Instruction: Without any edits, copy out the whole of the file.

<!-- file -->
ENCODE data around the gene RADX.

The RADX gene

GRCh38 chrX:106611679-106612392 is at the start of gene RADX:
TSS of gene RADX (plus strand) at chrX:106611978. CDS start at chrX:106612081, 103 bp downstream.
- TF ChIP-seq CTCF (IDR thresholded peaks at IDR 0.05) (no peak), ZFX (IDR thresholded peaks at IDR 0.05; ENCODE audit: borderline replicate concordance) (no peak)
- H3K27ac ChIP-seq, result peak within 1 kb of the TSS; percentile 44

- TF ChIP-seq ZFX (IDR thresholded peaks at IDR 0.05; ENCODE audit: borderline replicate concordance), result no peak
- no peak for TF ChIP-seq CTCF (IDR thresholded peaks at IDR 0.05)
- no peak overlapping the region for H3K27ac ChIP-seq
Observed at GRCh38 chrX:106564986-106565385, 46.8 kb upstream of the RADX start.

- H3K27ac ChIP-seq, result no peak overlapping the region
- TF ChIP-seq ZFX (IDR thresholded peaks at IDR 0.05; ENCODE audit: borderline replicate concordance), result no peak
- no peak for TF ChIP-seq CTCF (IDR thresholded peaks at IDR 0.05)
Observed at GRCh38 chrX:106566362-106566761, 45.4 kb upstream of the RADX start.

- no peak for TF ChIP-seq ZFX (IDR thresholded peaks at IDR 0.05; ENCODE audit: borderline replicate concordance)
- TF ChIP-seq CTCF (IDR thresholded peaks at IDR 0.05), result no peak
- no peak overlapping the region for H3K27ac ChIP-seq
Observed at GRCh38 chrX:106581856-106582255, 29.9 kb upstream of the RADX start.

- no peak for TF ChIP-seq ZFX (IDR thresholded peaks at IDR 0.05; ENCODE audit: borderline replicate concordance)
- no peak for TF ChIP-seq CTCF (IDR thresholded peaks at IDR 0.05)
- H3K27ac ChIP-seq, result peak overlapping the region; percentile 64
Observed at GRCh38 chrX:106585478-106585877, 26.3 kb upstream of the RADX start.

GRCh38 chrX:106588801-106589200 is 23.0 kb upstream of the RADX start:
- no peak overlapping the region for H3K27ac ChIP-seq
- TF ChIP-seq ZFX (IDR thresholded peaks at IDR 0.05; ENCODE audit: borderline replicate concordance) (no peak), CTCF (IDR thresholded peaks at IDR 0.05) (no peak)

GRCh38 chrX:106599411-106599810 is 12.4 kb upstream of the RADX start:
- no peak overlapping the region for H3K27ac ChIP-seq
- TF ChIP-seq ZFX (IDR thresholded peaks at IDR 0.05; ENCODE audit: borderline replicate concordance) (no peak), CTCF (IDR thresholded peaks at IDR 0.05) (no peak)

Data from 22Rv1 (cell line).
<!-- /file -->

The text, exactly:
ENCODE data around the gene RADX.

The RADX gene

GRCh38 chrX:106611679-106612392 is at the start of gene RADX:
TSS of gene RADX (plus strand) at chrX:106611978. CDS start at chrX:106612081, 103 bp downstream.
- TF ChIP-seq CTCF (IDR thresholded peaks at IDR 0.05) (no peak), ZFX (IDR thresholded peaks at IDR 0.05; ENCODE audit: borderline replicate concordance) (no peak)
- H3K27ac ChIP-seq, result peak within 1 kb of the TSS; percentile 44

- TF ChIP-seq ZFX (IDR thresholded peaks at IDR 0.05; ENCODE audit: borderline replicate concordance), result no peak
- no peak for TF ChIP-seq CTCF (IDR thresholded peaks at IDR 0.05)
- no peak overlapping the region for H3K27ac ChIP-seq
Observed at GRCh38 chrX:106564986-106565385, 46.8 kb upstream of the RADX start.

- H3K27ac ChIP-seq, result no peak overlapping the region
- TF ChIP-seq ZFX (IDR thresholded peaks at IDR 0.05; ENCODE audit: borderline replicate concordance), result no peak
- no peak for TF ChIP-seq CTCF (IDR thresholded peaks at IDR 0.05)
Observed at GRCh38 chrX:106566362-106566761, 45.4 kb upstream of the RADX start.

- no peak for TF ChIP-seq ZFX (IDR thresholded peaks at IDR 0.05; ENCODE audit: borderline replicate concordance)
- TF ChIP-seq CTCF (IDR thresholded peaks at IDR 0.05), result no peak
- no peak overlapping the region for H3K27ac ChIP-seq
Observed at GRCh38 chrX:106581856-106582255, 29.9 kb upstream of the RADX start.

- no peak for TF ChIP-seq ZFX (IDR thresholded peaks at IDR 0.05; ENCODE audit: borderline replicate concordance)
- no peak for TF ChIP-seq CTCF (IDR thresholded peaks at IDR 0.05)
- H3K27ac ChIP-seq, result peak overlapping the region; percentile 64
Observed at GRCh38 chrX:106585478-106585877, 26.3 kb upstream of the RADX start.

GRCh38 chrX:106588801-106589200 is 23.0 kb upstream of the RADX start:
- no peak overlapping the region for H3K27ac ChIP-seq
- TF ChIP-seq ZFX (IDR thresholded peaks at IDR 0.05; ENCODE audit: borderline replicate concordance) (no peak), CTCF (IDR thresholded peaks at IDR 0.05) (no peak)

GRCh38 chrX:106599411-106599810 is 12.4 kb upstream of the RADX start:
- no peak overlapping the region for H3K27ac ChIP-seq
- TF ChIP-seq ZFX (IDR thresholded peaks at IDR 0.05; ENCODE audit: borderline replicate concordance) (no peak), CTCF (IDR thresholded peaks at IDR 0.05) (no peak)

Data from 22Rv1 (cell line).